THE prospect of being pitched straight into an Edinburgh derby holds more excitement than fear for Don Cowie, who was introduced to the uglier side of footballing rivalries while he was at Cardiff City.
There he was taken aback by the extremes of the South Wales derby, where even the safety of the players’ families could not be guaranteed.
“I played when they met in the Premier League, which was pretty intense, so I’m sure it’ll stand me in good stead.
“Having come from the Highlands, where Inverness and Ross County is a fairly mellow derby, then you get to that Wales one… it was pretty full on and when my family wanted to go to the away game and they were told they weren’t allowed to make their own way there, that was the point I realised it was a bit different. That said it all really, the fact they had to get on a bus at Cardiff and everyone had to be escorted all the way to Swansea. Every bus was. It was a conveyor belt of them going along the M4.
“I think when I heard that, that’s when I told them not to bother. I’ve got young kids so they were told it was best to watch it on TV. But they’ll be coming on Sunday.”
One of Robbie Neilson’s additions in the final few days of the January transfer window, the 32-year-old midfielder, had been wooed by a few different clubs after he had agreed to leave Wigan. The suitors, included Hearts’ Premiership rivals Aberdeen, but Cowie says that as soon as the Gorgie side made their intentions known, he claims the decision was a “no brainer”.
“Hearts are a team on the up and a chance to come back to Scotland and play for one of the big clubs in the country was a great opportunity.
“I was maybe in England but I’ve been following what was going on. The way they got promoted last year and the manner in which they went about their business with so many young players shows the club is back on the right path. And they’ve taken to the Premiership well this year so it’s exciting times. You look at the training ground, the potential redevelopment of the stadium and the way things are going on the park, it’s going the right way.”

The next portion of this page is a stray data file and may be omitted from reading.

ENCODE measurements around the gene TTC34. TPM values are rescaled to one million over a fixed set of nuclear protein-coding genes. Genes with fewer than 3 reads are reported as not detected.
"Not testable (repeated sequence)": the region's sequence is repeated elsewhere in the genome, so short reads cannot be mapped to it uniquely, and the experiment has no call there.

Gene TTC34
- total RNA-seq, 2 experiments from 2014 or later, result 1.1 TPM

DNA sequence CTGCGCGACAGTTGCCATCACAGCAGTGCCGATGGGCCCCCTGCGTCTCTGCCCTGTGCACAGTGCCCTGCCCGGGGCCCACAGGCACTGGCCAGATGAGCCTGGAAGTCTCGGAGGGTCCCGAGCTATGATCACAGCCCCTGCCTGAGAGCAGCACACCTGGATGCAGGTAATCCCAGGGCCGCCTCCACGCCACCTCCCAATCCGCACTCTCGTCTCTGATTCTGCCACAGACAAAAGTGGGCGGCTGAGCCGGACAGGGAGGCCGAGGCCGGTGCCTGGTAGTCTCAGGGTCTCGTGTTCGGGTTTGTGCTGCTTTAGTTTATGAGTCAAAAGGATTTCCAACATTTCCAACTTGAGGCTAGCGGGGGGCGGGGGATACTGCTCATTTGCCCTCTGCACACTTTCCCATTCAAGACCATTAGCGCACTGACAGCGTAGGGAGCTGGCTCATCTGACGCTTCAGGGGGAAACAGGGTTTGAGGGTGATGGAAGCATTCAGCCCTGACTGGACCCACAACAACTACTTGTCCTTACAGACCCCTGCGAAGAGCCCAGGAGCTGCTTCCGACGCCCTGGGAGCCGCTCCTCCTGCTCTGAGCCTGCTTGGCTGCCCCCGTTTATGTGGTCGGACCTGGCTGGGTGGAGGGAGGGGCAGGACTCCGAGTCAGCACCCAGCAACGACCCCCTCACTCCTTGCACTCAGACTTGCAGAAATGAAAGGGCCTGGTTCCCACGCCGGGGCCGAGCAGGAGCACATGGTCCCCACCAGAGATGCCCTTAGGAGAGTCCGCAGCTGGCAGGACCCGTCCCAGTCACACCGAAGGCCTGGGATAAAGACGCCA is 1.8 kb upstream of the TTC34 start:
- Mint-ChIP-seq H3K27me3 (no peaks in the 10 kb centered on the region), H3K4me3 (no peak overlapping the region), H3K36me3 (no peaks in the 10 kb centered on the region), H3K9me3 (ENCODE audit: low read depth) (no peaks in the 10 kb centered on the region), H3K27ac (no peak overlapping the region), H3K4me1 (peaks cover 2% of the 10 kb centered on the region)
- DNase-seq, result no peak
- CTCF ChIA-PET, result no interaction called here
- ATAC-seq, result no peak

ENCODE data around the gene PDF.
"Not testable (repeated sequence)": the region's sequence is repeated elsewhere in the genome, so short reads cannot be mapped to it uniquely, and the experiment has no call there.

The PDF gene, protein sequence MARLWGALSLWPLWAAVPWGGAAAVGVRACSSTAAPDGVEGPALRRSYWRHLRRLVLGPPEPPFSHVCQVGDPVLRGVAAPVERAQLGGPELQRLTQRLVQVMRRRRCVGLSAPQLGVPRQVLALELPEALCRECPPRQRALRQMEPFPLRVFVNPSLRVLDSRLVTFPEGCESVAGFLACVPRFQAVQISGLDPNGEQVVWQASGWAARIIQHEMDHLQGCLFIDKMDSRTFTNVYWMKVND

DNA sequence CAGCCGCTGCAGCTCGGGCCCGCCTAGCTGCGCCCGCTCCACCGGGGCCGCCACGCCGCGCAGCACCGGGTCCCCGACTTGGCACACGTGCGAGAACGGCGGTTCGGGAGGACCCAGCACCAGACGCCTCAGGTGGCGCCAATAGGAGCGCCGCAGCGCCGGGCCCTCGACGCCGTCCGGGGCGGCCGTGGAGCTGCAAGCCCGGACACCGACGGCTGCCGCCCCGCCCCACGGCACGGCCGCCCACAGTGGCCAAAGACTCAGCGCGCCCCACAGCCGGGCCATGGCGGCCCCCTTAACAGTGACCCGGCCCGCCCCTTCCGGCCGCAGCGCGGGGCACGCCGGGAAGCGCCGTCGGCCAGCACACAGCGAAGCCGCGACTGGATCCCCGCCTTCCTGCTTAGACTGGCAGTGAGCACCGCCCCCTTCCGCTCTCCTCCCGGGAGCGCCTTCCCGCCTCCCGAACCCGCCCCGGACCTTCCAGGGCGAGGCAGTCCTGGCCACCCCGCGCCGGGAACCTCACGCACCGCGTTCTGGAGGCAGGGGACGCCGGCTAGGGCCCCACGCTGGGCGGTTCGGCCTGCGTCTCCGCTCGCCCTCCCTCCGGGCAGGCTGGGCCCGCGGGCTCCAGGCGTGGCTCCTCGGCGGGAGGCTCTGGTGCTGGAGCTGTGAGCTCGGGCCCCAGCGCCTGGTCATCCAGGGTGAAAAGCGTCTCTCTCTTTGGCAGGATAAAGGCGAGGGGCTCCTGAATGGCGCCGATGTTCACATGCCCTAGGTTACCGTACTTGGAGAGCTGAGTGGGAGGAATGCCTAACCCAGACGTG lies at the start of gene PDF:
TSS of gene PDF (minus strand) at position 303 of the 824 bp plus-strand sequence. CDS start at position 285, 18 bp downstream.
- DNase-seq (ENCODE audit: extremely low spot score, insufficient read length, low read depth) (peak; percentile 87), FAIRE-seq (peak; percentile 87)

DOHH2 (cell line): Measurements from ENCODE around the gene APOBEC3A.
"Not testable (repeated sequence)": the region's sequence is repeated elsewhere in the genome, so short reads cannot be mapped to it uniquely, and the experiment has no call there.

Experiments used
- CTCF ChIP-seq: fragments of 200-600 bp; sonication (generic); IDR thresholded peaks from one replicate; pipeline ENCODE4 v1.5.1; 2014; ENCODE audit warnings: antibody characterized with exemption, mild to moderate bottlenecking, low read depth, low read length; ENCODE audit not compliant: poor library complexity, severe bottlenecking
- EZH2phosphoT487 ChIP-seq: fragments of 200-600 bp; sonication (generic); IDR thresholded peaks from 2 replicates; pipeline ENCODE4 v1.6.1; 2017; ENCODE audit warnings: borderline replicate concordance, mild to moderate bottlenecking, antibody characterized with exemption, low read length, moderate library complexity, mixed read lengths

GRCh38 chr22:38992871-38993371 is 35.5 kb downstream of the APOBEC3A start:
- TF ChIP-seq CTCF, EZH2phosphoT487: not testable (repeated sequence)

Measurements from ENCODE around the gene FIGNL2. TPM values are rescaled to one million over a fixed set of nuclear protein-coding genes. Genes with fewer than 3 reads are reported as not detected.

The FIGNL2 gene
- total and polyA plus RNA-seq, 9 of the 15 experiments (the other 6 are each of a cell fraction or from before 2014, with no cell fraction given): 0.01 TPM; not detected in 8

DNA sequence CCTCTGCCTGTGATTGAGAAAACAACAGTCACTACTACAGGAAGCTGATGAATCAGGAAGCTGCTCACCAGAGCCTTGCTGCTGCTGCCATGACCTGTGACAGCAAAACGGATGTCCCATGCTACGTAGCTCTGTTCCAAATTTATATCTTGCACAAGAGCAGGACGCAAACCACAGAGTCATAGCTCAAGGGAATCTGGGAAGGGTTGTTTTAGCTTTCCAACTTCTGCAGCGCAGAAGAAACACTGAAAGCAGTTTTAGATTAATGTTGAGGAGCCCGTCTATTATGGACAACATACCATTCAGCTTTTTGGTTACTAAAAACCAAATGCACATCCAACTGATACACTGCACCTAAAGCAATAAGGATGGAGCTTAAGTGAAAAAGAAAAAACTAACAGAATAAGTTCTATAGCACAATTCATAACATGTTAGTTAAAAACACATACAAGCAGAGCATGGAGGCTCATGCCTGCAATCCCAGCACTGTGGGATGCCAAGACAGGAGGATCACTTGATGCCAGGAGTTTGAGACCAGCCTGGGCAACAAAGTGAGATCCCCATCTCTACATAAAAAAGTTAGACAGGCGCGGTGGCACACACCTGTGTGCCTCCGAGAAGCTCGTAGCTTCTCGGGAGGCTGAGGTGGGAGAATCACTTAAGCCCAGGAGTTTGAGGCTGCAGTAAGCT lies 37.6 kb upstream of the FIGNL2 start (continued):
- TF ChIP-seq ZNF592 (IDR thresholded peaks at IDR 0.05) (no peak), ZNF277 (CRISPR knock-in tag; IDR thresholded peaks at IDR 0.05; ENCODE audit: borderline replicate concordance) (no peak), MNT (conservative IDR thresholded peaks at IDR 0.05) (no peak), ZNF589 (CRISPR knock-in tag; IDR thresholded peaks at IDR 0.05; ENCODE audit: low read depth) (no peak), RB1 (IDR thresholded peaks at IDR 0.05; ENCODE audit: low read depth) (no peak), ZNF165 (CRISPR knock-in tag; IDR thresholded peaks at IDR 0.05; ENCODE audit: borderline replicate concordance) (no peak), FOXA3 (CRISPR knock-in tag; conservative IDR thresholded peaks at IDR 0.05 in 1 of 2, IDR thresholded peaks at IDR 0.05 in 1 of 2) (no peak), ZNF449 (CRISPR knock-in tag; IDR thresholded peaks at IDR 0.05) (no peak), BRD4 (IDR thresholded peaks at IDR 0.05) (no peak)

Having come through the ups and downs of Vincent Tan’s ownership at Cardiff, Cowie can relate to some of the drama of the Vladimir Romanov era at Hearts and the fact that they have emerged as the entity they are now is a source of admiration in the Scotland international’s mind.
Hearts have openly stated that they are a side capable of lifting silverware this season. In third place in the league, looking up rather than down, they have a squad capable to matching anyone on their day. Cup draws have been unkind to them in the years since their 2012 Scottish Cup triumph and even when pitching them against a team from the lower leagues, the sporting gods have added a dash of spice. The only derby of the season,the demand for tickets oustripping supply, guaranteeing yet another sell-out crowd at Tynecastle. When it comes to the Scottish Cup, Hearts claim the bragging rights and in derbies the enjoy the better record, but in last term’s head-to-heads the results showed little between them, with one win apiece and two draws.
Cowie was given a sneak preview of some of what he will be up against this afternoon during a pre-season friendly between his then club Wigan and Alan Stubbs’ men in the summer,
“We were very impressed with them,” said Cowie. “You could see the style of football the manager was trying to play and he’s obviously added some quality since them as well. They have lost Scott Allan from then but to be able to add McGinn, Stokes, players like that, they’ve strengthened.
“It’ll be a massive game. I remember the rivalry and how much it means to everyone from watching during my time in Scotland. Both teams are going through exciting times as well with Hibs already in a cup final and the way we’re going in the league – it’s got the makings of an exciting cup tie.”